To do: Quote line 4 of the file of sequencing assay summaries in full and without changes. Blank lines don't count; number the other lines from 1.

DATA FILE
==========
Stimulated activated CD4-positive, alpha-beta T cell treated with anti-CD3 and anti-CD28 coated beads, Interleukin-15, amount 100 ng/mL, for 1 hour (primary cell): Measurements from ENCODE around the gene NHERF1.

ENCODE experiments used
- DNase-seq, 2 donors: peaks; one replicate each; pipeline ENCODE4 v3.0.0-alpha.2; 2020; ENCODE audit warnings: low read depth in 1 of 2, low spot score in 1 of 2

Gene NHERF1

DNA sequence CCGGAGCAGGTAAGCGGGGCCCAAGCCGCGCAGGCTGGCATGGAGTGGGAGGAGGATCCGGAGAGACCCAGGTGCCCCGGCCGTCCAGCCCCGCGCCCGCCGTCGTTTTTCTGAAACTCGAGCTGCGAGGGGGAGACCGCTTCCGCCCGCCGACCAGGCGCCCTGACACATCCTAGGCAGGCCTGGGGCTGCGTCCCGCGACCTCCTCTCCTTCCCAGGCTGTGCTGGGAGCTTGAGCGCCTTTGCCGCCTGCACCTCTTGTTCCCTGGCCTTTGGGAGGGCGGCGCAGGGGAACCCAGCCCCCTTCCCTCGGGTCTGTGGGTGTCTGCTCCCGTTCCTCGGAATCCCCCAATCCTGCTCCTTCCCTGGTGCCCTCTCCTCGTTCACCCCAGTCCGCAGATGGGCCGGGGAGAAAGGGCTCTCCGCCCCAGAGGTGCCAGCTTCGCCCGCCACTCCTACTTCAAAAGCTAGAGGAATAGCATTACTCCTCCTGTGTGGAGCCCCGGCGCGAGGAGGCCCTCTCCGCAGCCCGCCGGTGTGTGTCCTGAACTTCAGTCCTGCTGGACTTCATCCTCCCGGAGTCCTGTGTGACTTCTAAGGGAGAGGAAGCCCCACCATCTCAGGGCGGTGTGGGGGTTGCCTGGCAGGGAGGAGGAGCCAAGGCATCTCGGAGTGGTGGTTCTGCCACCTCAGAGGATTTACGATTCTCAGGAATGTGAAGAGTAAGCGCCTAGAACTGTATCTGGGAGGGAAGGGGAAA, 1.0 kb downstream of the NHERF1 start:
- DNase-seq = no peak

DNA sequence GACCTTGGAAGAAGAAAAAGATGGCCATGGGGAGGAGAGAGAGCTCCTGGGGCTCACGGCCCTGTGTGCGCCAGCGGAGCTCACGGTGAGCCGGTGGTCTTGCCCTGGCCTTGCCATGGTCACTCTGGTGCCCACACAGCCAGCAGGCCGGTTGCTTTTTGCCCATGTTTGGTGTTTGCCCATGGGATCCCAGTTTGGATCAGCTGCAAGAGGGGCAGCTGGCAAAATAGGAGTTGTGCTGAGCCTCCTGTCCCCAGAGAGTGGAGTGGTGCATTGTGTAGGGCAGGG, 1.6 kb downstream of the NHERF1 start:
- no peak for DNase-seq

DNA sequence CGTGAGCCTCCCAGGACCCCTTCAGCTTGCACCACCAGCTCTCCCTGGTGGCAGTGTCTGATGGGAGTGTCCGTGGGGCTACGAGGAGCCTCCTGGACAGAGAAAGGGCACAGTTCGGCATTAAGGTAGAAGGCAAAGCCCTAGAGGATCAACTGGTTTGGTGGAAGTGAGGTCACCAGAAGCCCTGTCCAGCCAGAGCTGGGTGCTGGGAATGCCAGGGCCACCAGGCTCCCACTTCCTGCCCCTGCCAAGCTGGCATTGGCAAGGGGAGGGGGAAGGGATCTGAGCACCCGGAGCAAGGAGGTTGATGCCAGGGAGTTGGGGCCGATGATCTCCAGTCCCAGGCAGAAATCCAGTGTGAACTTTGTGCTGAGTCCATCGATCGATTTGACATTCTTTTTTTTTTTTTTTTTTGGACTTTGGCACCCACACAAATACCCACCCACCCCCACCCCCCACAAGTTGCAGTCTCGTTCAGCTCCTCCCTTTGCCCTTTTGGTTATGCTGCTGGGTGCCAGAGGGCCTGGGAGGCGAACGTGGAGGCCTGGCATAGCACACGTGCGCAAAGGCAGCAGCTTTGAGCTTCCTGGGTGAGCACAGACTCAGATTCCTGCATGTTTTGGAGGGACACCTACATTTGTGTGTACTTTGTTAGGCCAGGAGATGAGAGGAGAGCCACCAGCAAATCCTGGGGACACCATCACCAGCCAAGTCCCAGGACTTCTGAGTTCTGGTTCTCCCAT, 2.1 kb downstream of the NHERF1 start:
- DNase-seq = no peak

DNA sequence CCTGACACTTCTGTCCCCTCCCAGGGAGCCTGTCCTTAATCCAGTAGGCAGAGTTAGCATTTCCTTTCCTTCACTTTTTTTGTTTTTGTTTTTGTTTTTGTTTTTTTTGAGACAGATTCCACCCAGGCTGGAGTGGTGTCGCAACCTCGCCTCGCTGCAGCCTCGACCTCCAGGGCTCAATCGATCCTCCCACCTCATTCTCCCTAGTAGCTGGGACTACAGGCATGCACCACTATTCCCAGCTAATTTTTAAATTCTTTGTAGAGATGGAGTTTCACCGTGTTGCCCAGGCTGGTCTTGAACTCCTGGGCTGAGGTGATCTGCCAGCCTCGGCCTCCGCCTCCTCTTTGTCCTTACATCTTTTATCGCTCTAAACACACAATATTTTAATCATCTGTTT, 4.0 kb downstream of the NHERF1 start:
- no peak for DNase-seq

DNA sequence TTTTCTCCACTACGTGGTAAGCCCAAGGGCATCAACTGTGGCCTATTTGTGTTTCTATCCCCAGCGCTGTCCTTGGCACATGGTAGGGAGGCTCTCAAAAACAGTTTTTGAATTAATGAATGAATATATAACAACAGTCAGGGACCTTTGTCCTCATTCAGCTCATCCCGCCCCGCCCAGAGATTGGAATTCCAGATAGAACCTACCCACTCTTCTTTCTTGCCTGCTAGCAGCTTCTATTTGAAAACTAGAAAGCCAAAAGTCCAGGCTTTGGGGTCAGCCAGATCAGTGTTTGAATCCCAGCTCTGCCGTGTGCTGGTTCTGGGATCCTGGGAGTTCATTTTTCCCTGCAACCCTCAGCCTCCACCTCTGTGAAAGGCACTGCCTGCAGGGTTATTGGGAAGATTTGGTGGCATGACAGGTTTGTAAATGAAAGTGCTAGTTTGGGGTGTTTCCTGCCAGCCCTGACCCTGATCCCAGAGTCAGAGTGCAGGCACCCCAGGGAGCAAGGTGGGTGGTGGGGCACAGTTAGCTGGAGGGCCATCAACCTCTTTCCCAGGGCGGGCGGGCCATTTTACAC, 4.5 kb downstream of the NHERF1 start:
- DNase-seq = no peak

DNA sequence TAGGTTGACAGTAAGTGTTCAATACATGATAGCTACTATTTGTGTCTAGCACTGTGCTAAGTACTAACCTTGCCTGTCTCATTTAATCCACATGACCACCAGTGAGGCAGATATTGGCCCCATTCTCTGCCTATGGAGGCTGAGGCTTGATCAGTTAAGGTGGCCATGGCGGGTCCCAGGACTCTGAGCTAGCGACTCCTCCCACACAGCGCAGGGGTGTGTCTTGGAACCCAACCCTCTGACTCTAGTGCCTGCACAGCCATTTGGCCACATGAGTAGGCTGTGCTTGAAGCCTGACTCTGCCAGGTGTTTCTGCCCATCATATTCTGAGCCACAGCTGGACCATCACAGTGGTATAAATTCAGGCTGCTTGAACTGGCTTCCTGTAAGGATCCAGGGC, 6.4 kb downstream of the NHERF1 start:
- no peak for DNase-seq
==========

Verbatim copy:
Gene NHERF1